In the late-1990s, when I decided to leave Brazil, I remember the main reason for my discontent was my inability to imagine a long-term project in a land that seemed destined to destructive cycles. Protected against the risks of major natural disasters, in Brazil the seeds of tragedy historically have been man-made and primarily national in their origins. While it is common to hear those on the Left attribute the main reasons for political, social and economic shame to external forces, the current crisis shows that we are quite competent in producing our own forms of destruction. This is not to deny the power of the economy to demarcate political life, yet a comparative look at the history of other late-capitalist societies shows us that unlike many of its neighbours Brazil has preserved more autonomy, and therefore more margin for choice.
Immediately after the Senate’s approval of the impeachment process against President Dilma Rousseff (12 May 2016), I found it impossible to write. Last year I left Australia and returned to Brazil, with awareness that after a decade away I would need strength and resilience to reintegrate. Sadly, my shock comes from seeing how the deep structures of my country remain so familiar.
We advanced significantly on the social policy front, mainly during the years the Workers’ Party was in power. Poverty has decreased. I now see young Black students buying books in elite bookshops in São Paulo, a phenomenon that simply did not occur at my time as a university student in the early 1990s. Advertisements and fashion also reflect our mixture of races, rather than the fake Whiteness of the 1980s. We have elected and re-elected the first female president in our country. In the last two presidential runs, candidate Marina Silva, known for her environmental activism, and a colleague of Chico Mendes, achieved third position, despite the desperation of the boys’ club that currently controls the Executive.
But the trajectory of the pragmatic Left that came to power in Brazil with the Workers’ Party elite, with its incapacity to resist the traditional poisons of political power, contaminated almost every corner of the project for hope, for change. Playing the old games with the old players of Brazil, the command of the Workers’ Party entered a dangerous game. A couple of alternatives come to mind when attempting to explain this. It seems the party was so seduced by power that it came to imagine the Brazilian elite had suddenly become democratic enough to embrace them as equal, despite the long history of its defence and justification of inequality. Perhaps the seduction of power was even more contaminating, leading the Workers’ Party to blind corruption and authoritarian tendencies. And if I prefer to reflect critically on and with the Left, rather than wasting words analysing the conservative forces that now control Brazil, it is because of the simple fact that the conservative forces hardly change, and they are quite coherent in the defence of their interests.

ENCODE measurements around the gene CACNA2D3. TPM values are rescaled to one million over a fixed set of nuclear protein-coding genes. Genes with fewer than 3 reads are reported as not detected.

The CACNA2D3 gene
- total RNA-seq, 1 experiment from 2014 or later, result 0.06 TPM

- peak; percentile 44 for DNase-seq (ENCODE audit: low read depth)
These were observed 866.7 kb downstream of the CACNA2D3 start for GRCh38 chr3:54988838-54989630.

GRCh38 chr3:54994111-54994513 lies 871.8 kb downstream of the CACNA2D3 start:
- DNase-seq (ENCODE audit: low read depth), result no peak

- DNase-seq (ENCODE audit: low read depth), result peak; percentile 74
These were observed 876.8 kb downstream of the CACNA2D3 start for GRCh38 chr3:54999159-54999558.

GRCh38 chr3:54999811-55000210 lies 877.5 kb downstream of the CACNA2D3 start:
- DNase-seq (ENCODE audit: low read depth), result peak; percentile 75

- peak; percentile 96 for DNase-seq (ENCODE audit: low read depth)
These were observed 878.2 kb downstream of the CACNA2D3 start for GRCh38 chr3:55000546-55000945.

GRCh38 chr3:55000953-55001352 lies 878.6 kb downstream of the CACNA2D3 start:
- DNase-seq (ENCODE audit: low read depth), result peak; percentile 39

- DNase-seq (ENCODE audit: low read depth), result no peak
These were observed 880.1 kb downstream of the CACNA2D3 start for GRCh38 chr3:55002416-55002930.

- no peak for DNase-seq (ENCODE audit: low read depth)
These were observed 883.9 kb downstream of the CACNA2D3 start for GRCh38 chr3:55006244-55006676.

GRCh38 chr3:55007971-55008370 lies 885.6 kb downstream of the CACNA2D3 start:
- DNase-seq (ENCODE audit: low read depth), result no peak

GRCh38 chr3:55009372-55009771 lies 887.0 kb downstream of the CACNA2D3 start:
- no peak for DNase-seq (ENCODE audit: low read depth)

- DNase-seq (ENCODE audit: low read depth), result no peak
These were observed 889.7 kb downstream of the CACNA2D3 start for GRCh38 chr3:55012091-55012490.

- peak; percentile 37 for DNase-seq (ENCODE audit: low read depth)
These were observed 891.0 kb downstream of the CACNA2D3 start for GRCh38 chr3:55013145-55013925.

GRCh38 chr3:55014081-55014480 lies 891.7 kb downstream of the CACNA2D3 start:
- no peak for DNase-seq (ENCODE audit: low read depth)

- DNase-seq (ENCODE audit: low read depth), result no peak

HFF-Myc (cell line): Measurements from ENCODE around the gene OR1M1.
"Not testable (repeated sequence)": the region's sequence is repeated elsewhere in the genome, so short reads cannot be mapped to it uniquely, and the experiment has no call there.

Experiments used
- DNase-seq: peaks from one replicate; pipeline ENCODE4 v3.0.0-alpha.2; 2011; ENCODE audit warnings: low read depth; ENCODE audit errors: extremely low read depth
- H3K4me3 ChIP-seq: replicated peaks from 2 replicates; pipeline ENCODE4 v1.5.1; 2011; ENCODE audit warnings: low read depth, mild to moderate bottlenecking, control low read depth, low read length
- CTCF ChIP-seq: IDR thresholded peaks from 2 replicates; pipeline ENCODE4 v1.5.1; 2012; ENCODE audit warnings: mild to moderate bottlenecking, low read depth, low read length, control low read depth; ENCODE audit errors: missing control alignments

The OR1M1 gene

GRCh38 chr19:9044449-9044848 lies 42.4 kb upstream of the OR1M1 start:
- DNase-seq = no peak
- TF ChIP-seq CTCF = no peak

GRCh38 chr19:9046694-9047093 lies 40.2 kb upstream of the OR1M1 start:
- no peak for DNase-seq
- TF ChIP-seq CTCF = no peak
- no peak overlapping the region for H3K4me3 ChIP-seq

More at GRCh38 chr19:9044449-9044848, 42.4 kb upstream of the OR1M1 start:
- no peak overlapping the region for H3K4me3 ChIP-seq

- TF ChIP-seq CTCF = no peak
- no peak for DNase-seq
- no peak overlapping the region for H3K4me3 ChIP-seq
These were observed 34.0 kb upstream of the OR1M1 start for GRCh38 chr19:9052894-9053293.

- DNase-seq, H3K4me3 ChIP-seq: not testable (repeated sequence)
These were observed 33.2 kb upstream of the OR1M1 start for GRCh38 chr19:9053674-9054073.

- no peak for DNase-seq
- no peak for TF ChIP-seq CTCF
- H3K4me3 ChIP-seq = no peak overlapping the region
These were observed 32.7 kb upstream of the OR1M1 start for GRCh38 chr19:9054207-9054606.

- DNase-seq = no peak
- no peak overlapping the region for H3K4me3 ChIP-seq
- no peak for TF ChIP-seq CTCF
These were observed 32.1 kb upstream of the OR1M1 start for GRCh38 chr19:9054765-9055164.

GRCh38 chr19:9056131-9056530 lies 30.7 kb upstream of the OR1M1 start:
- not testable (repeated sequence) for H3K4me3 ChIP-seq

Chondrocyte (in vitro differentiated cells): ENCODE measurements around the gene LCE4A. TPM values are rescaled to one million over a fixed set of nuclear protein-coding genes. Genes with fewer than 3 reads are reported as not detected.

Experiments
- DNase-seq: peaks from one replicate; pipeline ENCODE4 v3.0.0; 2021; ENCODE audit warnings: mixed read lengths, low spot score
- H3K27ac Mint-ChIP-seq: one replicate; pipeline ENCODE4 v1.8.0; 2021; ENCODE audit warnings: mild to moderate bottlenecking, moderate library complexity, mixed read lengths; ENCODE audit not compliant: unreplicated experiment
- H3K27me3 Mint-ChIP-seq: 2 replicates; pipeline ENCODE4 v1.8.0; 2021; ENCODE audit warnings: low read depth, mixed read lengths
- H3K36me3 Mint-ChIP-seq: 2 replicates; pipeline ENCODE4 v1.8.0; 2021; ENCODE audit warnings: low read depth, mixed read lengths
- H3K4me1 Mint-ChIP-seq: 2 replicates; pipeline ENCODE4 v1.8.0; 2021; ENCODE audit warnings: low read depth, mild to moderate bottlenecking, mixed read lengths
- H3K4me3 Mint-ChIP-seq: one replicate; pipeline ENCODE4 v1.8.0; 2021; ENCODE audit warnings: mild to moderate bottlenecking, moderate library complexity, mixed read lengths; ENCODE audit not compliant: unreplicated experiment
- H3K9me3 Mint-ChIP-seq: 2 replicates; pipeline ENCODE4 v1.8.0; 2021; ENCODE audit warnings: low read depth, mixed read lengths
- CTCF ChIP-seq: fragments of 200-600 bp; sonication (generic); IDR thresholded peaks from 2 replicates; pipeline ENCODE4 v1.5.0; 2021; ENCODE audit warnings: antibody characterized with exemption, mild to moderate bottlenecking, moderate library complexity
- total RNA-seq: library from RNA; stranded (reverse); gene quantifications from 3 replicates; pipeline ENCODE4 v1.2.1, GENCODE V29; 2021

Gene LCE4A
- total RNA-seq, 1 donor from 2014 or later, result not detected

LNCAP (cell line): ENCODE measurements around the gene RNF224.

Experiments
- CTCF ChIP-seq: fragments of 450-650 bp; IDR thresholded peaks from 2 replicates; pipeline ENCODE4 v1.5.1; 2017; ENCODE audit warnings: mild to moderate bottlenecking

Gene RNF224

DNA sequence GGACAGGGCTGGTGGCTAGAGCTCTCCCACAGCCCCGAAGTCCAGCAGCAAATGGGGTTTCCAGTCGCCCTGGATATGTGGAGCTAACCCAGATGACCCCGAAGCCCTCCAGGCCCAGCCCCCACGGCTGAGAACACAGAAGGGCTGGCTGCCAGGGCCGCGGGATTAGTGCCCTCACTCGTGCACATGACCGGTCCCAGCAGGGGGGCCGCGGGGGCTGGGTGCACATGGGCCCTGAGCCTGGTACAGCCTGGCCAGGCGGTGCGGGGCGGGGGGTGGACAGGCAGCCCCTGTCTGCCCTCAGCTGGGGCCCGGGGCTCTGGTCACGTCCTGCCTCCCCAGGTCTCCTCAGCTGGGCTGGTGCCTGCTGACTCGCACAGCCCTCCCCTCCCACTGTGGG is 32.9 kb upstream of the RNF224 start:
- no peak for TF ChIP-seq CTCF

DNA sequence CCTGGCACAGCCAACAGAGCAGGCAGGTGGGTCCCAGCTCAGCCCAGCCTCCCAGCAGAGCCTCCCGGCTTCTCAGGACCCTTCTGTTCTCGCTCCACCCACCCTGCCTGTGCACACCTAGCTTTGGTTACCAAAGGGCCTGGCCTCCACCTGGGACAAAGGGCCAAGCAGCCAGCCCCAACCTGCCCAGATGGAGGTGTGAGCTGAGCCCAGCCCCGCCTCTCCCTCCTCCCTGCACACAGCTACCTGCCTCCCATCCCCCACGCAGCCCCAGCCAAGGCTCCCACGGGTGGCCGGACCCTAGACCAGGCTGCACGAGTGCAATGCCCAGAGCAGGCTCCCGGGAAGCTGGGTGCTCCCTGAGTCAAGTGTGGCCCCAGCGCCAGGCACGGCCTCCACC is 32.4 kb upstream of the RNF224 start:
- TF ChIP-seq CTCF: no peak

Again, as in our history, we are talking about the illusion of economic salvation through a government of questionable legitimacy: the same government that has chosen ‘order and progress’ as its slogan. The same one whose 100 per cent White male Cabinet is composed of familiar conservative figures, many under investigation for corruption, and whose initial measures in government are indeed in line with what they represent. What are some of these measures? Under a discourse of budget rationality and efficiency, some ministries have been extinguished, with their attributions incorporated into other areas. These include the Ministry of Culture (reinstalled a couple of days later after intense protests), the Ministry for Women, Racial Equality and Human Rights, and the Ministry of Rural Development, among others.
So now, through a sophisticated political and juridical architecture that puts Brazil’s democratic status into question, we are called to rethink and rebuild. The power of economic discourse in Brazil is so strong at the moment that it is impossible not to think of Marx. But I see other, deeper layers—a parallel with ‘Mexico profundo’ (deep Mexico)—at work underneath. For many civil society groups the blow of the impeachment is an alarming reminder that the fight for human rights, justice and democracy is never over. The content of the measures already announced, and the individuals who have announced them, form the picture of coronelismo dressed up for the 21st century. Ironically, we have now on our dominant TV channel, TV Globo, a soap opera featuring many of the same themes that we have seen in the past and that are likely to continue: struggles for land rights; environmental sustainability; and basic respect for fundamental rights.
So far the unorganised mass of people, those who claimed to really represent love for the nation and, wrapped in the national flag, protested on the streets against corruption, have been strangely passive in the face of the announced changes. Suddenly they seem to have ‘faith’ in the capacity of this new yet old Executive to lead us away from shame. Were they really opposing corruption, or it was mainly an explosive way to direct repressed anger against the rise of those they do not recognise as their equal fellow Brazilians? As our popular political saying teaches us, ‘in Brazil even the past is uncertain’.
Fiction and reality, magical realism, political pain and social hope. I have no doubts that I have returned home.
– Zuleika Arashiro
Zuleika was lecturer in Latin American Studies and International Relations at the ANU until 2015. She currently lives in her home town, São Paulo.